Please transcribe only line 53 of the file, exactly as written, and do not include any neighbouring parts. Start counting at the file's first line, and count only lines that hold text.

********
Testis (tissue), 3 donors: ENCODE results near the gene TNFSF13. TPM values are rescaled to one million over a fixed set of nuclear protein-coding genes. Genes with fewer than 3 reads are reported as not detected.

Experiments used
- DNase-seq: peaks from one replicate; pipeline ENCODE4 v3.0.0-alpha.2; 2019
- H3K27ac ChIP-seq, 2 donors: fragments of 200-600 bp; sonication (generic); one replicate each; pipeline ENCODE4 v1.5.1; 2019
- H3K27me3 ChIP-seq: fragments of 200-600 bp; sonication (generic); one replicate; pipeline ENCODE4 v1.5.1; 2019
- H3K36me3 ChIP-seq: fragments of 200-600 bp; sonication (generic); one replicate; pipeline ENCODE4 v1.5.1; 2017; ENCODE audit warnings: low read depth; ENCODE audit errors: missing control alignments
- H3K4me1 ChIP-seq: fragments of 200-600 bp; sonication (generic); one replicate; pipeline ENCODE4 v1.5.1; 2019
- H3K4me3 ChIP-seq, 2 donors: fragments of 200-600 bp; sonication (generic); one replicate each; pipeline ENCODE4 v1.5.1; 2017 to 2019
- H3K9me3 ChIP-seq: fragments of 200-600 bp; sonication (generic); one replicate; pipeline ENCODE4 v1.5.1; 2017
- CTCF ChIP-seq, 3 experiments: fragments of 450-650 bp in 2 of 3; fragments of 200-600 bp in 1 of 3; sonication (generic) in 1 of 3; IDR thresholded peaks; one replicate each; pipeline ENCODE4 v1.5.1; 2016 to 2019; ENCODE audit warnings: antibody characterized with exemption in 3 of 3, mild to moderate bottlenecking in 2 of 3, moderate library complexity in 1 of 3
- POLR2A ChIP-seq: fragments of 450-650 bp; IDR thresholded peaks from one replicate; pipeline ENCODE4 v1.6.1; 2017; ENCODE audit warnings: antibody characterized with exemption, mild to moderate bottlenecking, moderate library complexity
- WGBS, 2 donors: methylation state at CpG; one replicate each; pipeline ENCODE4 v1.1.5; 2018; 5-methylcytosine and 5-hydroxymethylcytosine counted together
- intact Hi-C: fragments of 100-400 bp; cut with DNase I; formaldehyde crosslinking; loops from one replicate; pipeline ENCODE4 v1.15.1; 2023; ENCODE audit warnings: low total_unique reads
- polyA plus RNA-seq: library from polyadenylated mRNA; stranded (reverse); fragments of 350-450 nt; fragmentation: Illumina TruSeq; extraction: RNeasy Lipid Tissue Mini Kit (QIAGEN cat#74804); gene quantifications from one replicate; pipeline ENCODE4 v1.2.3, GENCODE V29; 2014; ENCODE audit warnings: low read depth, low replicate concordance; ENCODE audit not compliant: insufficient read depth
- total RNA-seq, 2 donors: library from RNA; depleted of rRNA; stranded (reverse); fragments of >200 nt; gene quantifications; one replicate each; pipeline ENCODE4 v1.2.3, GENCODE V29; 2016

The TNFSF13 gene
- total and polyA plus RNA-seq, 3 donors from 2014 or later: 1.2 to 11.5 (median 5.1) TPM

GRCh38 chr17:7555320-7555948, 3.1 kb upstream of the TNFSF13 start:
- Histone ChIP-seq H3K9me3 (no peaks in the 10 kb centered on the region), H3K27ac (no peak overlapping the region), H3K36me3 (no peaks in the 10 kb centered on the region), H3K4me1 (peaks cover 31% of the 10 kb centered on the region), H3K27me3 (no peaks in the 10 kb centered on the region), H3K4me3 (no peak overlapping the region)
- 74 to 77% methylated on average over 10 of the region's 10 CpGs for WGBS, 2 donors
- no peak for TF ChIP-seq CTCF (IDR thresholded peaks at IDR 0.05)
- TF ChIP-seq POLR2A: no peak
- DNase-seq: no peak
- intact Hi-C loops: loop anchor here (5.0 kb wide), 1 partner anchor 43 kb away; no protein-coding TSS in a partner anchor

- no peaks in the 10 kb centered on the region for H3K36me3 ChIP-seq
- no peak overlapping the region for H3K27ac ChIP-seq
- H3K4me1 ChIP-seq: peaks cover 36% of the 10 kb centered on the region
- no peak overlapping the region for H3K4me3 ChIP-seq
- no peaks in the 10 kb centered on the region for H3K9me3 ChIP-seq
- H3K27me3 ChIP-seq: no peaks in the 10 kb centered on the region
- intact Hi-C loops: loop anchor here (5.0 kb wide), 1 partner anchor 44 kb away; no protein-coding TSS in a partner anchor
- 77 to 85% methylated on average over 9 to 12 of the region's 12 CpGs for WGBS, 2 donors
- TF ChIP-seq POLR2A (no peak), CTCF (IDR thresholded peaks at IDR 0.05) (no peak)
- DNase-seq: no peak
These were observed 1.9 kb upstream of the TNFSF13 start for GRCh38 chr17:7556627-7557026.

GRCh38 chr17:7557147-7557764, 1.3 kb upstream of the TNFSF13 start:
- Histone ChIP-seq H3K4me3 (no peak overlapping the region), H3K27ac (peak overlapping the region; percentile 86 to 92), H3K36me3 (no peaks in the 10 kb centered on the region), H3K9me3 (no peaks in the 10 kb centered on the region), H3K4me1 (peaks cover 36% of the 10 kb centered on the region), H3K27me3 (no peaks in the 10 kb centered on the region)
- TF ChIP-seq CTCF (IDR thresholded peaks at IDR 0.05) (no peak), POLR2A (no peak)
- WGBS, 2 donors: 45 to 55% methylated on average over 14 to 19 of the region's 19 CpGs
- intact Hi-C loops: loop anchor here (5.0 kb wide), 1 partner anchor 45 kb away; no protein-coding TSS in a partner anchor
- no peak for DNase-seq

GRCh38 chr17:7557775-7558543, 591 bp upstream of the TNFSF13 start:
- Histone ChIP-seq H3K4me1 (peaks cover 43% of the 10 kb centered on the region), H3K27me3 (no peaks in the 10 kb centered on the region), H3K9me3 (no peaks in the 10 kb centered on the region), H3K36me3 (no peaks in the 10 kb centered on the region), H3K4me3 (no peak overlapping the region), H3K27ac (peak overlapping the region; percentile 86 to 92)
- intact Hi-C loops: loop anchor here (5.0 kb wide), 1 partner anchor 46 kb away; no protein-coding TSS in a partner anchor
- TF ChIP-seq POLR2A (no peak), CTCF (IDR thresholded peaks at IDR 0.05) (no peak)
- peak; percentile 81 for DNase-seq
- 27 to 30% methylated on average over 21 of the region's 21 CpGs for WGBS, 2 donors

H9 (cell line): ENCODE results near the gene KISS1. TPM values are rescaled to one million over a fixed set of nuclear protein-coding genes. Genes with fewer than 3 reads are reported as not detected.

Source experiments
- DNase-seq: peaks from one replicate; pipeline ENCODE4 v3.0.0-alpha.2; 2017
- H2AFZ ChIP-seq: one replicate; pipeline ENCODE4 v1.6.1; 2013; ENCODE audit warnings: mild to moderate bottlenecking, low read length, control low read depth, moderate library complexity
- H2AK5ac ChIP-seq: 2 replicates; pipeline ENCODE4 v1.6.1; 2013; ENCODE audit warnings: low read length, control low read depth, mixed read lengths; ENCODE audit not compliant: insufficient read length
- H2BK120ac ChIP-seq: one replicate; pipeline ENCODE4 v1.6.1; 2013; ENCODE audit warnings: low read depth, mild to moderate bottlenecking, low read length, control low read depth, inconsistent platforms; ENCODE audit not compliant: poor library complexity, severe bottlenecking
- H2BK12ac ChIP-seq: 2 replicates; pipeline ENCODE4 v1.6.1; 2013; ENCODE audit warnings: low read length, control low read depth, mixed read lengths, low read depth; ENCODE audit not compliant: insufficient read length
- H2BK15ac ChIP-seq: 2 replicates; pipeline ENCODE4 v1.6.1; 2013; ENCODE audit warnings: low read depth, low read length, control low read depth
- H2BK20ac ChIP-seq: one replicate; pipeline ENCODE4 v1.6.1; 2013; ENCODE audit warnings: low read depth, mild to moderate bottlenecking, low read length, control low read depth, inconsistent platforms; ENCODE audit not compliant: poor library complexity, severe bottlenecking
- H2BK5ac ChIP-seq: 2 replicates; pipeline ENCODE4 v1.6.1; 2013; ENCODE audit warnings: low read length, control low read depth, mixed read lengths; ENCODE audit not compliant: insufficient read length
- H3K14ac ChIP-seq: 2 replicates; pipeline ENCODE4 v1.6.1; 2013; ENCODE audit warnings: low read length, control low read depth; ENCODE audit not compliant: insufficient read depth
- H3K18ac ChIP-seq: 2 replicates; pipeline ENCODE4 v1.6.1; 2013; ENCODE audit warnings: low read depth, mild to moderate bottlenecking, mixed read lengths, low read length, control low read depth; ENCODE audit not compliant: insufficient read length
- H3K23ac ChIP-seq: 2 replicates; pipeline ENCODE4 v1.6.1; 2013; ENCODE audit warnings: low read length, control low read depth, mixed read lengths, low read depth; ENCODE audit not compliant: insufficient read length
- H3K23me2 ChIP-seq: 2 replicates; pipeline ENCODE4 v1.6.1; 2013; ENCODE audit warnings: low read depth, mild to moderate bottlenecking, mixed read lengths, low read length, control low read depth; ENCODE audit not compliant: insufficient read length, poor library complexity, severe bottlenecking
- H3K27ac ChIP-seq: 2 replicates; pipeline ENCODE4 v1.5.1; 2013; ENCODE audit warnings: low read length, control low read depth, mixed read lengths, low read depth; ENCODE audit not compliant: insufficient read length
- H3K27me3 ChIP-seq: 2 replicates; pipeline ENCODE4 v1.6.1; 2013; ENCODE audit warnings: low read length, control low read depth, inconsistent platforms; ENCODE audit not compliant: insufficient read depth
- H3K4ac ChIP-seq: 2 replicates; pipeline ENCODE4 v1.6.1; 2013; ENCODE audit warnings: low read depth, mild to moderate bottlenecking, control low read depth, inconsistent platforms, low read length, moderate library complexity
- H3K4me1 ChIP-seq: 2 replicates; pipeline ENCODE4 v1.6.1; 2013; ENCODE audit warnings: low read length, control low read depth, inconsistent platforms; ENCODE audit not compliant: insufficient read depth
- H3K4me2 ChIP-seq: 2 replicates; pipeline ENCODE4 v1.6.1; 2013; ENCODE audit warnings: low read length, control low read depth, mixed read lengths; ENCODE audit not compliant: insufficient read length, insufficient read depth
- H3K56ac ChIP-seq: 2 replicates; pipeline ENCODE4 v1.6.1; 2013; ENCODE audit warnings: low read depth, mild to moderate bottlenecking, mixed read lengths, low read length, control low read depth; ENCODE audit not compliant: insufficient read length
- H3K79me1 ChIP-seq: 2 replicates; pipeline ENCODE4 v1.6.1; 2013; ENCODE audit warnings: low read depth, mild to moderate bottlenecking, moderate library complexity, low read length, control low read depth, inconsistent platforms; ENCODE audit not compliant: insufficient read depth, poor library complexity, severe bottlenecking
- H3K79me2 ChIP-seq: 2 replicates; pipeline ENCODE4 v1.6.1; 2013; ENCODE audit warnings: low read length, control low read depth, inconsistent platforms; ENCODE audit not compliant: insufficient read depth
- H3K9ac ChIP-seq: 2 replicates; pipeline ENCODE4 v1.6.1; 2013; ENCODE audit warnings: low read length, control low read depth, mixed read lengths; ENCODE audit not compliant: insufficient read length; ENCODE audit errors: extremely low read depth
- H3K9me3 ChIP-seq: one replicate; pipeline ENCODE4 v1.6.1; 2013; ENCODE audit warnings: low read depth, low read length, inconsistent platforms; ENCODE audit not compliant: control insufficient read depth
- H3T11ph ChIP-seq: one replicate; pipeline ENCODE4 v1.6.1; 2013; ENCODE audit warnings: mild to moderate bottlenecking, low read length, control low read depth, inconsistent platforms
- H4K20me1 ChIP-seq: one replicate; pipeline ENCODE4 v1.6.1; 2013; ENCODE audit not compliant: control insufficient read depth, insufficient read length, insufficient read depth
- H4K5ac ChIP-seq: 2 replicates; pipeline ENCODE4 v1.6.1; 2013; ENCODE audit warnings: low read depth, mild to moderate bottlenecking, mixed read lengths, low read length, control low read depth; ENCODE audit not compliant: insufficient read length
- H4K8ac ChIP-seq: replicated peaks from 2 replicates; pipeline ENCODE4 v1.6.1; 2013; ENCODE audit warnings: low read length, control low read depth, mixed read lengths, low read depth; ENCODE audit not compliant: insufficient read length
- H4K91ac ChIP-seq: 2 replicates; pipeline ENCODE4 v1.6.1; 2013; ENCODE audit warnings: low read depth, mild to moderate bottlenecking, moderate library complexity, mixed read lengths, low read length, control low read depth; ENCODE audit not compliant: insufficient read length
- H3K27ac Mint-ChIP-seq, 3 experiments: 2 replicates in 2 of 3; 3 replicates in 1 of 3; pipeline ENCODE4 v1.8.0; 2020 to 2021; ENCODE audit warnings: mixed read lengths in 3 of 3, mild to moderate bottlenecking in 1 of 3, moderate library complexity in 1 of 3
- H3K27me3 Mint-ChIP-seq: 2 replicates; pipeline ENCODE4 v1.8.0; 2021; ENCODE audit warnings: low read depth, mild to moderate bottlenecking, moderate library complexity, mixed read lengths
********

- H2BK120ac ChIP-seq: one replicate; pipeline ENCODE4 v1.6.1; 2013; ENCODE audit warnings: low read depth, mild to moderate bottlenecking, low read length, control low read depth, inconsistent platforms; ENCODE audit not compliant: poor library complexity, severe bottlenecking